ELSMERE — Troop 58 of Elsmere awarded six of its Scouts the rank of Eagle Scout. This accomplishment for Troop 58 comes on the heels of a long year of working together against the odds to make this possible.
Scoutmaster Robert DeCandia, who is a third generation of Scouters, said, “Becoming an Eagle Scout is uncommon, and achieving the rank is a huge accomplishment for any individual scout. Having six scouts from Troop 58 simultaneously awarded this rank is tremendous and a great source of pride for Troop 58.”
Caleb Gambelunghe, James Janeski, Colin King, Zachary Shekhter, Grady Nautel, and Vincent Blendell all began at Troop 58 together. At the end of 2021, Gambelunghe was the first to achieve Eagle rank, but due to COVID, he waited to have his court of honor until it could be held in person.
Shortly thereafter, the next five followed in his footsteps, swiftly achieving Eagle rank this year. No sooner did one achieve their Eagle rank, than another did. Each waited for the other to complete their rank requirements before the court of honor was held. Five were awarded palms. Their teamwork led to all six being able to celebrate the Eagle Scout Court of Honor together in October.
“In all my scouting years, I have never heard of an Eagle Scout Court of Honor this large,” DeCandia remarked.
Eagle is the highest achievement or rank attainable in the Scouts BSA program of the Boy Scouts of America (BSA). DeCandia describes the Eagle Scout process as something earned through time and dedication, the culmination of the skills a scout has acquired over the years.
“I would say an Eagle is someone who is prepared, stands tall among his peers, is a service minded citizen, a student, a teacher, and a leader. Someone who respects the outdoors and seeks life’s next adventure.”
On their journey to achieving Eagle, all six of Troop 58’s scouts performed various service projects throughout the year with the aim of benefiting the community.
Colin King coordinated with his friends, family, and fellow scouts to fully fundraise and build a roofed trailhead structure for the Normans Kill Ravines Park. His service assisted park patrons and the Town, which required assistance with signage.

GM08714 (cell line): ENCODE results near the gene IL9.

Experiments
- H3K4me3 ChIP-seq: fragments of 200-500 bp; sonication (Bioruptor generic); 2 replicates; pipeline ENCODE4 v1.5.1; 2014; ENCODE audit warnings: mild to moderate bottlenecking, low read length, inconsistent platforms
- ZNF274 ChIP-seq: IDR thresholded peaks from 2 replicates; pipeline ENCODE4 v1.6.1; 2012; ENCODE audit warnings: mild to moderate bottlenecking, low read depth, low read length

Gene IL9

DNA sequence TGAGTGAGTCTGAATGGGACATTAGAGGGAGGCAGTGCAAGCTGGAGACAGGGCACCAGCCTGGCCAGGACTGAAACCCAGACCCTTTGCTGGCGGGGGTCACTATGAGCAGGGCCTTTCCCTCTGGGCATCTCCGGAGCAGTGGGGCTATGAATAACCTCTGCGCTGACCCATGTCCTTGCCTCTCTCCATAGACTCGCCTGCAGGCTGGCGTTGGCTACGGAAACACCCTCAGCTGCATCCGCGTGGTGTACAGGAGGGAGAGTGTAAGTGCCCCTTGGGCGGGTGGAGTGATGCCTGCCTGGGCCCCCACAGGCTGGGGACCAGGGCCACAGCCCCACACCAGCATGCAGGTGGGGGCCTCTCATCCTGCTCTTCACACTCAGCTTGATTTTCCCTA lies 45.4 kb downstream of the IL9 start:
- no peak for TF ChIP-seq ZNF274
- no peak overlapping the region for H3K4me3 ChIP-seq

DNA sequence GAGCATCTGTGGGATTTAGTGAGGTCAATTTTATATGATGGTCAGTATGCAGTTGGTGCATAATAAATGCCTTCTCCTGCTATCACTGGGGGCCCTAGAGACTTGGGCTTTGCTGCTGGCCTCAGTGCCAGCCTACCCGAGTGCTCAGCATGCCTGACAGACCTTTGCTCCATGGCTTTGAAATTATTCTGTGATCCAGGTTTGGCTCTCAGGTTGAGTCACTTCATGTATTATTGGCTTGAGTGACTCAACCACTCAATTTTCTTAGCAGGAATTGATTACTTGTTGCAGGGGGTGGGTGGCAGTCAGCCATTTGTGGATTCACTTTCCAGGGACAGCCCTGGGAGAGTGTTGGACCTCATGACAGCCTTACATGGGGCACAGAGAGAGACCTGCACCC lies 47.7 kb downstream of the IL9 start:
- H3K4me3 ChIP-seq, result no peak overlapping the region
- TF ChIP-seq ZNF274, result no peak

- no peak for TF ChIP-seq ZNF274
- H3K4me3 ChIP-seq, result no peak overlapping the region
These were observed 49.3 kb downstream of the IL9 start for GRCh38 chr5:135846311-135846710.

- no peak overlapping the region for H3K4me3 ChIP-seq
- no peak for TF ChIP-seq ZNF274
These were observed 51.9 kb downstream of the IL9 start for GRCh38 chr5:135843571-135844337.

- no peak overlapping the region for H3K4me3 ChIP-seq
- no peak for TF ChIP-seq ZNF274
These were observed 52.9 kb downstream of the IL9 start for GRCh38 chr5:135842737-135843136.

At Brown School in Schenectady, Zachary Shekhter guided scouts and adults on a mission to revitalize and invigorate the landscaping of the school. Additionally, two new wooden benches were constructed for the school.
Caleb Gambelunghe also led a project in landscaping. At Kings Chapel Church, he managed property improvements including planting, landscaping, mulching, rock bedding, and rebuild of a rock wall
For the Troy Boys and Girls Club, James Janeski focused his skills on a service project that handled the care and maintenance of the playground area. A new bench was also built for the playground.
At the South End Children’s Cafe, an organization with the mission to address food security and positively influence the physical and mental health of children, Vincent Blendell created shelves that could assist the organization with further storage and ease of efficiency.
Grady Nautel’s project was for the non-profit group RISSE (Refugee and Immigrant Support Services of Emmaus). Nautel’s project bore in mind the specific needs of RISSE as a center that assists the lives and education of refugee and immigrant families. For his project, he designed six benches that had mobility to accommodate RISSE’s playground area and outdoor education areas.
“It is so satisfying watching a scout who had difficulty setting up a tent just a few years ago puff out his chest to accept his new Eagle badge,” commented DeCandia. “I am honored to know these outstanding scouts and was glad to be part of their Eagle Court of Honor ceremony.”
If a parent is interested in their child joining Troop 58’s scouting program, DeCandia encourages them to reach out at http://www.troop58.us.